I don't like any of these ideas but clearly some in the US see it this way.
I don't have the specifics with me, but from wind alone NZ has 4 times its current power consumption level in wind resources. The practicalities of capturing this resource means we will only use a fraction, but you're right "the answer my friends is blowing in the wind, the answer is blowing in the wind".
It may be blowing in the wind - but it only does when the wind actually blows - and any energy solution needs to be able to meet peak power demand ...
Hydro and wind are a great pairing, theoretically when the wind blows you let the dams fill and when it stops you empty them. Problem is, it seems to me, that we need to change our hydro resources to work well with wind - we don't need more dams, we need more turbines on the existing dams so we can raise the worst case peak generating capacity of the existing systems to work well with the wind systems that are currently planned - with out this we can use the wind to make sure the lakes don't run dry in bad years but if the wind farms get too big we can't depend on it for day to day loads
Any climate scientists out there? I have a question - do we have any historical evidence: are 'dry' years as windy as 'wet' years or might we see wind and water 'droughts' at the same time?
Mr Hood, is there a third frame in the Clark-Clark morph, or is that terrifyingly sinister look in the middle just a natural midway point of her transformation, one that is usually invisible to the naked eye?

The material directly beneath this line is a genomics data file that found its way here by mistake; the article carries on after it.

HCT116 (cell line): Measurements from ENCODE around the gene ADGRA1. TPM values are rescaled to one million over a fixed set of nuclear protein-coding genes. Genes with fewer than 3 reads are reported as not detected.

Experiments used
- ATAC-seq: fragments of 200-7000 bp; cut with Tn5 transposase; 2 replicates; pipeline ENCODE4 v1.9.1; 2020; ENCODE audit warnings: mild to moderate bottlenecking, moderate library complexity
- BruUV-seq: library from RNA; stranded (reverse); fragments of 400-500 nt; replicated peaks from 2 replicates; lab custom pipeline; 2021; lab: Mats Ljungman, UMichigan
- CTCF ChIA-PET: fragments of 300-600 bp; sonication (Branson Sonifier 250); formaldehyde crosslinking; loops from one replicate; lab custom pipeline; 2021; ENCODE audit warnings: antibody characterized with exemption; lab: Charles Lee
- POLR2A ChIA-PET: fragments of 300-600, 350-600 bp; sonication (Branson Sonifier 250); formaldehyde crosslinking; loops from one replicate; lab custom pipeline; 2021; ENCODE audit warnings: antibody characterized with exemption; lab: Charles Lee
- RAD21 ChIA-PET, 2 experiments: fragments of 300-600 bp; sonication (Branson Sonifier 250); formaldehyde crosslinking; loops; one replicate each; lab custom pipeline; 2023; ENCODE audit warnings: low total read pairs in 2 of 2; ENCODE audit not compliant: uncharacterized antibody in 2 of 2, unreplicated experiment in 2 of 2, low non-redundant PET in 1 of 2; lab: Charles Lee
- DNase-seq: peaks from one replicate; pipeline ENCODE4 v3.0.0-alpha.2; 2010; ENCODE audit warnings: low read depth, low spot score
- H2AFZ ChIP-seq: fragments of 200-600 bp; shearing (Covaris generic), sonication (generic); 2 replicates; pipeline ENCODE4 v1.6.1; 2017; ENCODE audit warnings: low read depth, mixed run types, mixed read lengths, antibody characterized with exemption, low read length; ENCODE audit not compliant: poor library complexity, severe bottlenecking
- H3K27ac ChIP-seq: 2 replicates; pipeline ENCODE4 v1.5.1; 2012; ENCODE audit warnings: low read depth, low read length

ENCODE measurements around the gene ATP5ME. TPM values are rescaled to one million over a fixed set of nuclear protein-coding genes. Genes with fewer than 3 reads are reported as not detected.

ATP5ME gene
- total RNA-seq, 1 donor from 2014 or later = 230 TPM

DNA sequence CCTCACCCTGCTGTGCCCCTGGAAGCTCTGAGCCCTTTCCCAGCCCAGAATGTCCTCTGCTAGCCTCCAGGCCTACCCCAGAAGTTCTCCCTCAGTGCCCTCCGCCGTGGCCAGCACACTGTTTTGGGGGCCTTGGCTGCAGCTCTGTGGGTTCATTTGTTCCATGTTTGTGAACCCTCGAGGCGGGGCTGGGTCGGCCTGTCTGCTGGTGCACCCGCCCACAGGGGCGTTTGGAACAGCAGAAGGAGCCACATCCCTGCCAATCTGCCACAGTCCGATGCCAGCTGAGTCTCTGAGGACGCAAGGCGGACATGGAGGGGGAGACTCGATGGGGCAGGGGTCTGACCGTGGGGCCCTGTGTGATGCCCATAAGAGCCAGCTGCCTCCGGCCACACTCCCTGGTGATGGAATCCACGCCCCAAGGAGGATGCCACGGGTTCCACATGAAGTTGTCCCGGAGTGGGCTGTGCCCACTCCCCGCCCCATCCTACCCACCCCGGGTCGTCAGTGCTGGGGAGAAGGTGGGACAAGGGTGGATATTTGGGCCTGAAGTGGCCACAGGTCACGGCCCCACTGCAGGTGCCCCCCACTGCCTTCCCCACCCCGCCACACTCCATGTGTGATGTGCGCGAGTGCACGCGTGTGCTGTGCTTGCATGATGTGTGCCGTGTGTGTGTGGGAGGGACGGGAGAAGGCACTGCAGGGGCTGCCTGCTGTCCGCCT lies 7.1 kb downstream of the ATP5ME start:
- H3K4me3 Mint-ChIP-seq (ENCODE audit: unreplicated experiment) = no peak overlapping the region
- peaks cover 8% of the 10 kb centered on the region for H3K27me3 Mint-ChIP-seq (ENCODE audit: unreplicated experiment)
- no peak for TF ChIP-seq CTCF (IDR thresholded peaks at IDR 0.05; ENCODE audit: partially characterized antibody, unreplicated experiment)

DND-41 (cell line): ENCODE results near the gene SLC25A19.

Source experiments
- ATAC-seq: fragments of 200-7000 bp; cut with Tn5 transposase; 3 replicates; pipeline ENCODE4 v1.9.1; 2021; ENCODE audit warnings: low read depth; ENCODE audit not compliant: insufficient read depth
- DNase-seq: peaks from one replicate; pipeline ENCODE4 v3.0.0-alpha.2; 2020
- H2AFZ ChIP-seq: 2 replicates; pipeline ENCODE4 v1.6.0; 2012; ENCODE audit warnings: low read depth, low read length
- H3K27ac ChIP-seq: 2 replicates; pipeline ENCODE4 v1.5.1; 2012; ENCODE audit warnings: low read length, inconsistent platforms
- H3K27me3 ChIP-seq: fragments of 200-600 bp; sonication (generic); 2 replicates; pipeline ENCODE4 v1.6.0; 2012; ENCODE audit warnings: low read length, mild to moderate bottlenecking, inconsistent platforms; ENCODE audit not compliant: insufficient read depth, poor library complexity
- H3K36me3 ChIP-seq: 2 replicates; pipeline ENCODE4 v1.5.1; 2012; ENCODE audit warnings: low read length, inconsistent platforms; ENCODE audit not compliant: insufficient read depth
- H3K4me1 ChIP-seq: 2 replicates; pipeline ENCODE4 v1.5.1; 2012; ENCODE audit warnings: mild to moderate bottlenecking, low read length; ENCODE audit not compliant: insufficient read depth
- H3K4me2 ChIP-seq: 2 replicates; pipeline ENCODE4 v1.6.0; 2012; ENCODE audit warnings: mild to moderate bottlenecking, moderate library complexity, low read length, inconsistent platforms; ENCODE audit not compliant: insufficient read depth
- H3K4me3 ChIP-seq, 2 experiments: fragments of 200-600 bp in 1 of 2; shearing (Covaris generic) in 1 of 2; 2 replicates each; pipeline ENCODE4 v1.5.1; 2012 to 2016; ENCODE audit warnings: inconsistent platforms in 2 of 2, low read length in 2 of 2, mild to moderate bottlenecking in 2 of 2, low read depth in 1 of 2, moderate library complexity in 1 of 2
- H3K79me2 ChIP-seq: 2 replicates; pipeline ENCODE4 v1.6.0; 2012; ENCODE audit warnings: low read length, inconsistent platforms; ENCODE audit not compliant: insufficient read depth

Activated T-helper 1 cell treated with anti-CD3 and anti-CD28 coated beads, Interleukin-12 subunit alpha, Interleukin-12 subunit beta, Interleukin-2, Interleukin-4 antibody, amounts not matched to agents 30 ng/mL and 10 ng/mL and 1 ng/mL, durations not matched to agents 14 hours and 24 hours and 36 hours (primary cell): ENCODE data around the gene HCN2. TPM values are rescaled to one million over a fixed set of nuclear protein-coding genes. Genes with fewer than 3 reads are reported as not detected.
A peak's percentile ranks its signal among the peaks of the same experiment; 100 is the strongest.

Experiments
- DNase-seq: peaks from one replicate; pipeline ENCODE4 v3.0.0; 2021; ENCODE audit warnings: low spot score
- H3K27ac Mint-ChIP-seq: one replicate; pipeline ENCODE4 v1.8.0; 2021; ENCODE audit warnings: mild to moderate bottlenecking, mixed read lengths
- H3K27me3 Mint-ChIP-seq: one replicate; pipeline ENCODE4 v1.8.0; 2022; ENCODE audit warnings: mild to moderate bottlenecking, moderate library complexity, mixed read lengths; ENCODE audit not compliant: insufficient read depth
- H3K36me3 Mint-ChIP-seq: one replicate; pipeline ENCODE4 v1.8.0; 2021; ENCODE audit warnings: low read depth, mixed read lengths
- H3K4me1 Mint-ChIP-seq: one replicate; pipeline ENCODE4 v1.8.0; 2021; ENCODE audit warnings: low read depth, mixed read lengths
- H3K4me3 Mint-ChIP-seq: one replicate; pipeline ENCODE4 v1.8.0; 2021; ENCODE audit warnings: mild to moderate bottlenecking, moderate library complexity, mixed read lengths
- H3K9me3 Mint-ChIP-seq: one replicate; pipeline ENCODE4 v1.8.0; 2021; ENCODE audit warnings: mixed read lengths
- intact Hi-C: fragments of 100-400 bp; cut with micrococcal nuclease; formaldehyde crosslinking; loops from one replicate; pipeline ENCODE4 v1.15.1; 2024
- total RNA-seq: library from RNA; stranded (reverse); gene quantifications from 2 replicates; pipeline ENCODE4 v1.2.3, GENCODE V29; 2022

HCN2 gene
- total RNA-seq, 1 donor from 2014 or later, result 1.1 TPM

And I meant the one *without* the lizard!
Meh... I'm not convinced Australia and the US even really give that much of a shit about our 'iconic' nuclear weapons policy. I just have to wonder if among all the hot air around 'climate change', anyone is going to be raising the subject with Hu Jintao? Or is China's frankly appalling environmental record another one of those pesky 'sensitivities' we avoid at all cost?
as opposed to US, Australia and NZs stunning records? What are we supposed to say? Oh , we got rich at the cost of the environment and increased CO2 emmissions - but you guys have to pay now too
I'm not saying Chinas development and environmental impact is no concern - but it may look a bit rich coming from countries who have the highest per capita footprint and wont sign up to the Kyoto protocol.... do as we say (not as we do).
I'm not saying Chinas development and environmental impact is no concern ....
And I actually think it's clear enough that the Chinese government knows it has an issue. If it was directing official effort into political and media freedcom to the degree it is into environmental problems it's be, um, a different place.
And I meant the one *without* the lizard!
Yeah, that is kind of alarming.
It really is just the way it came out.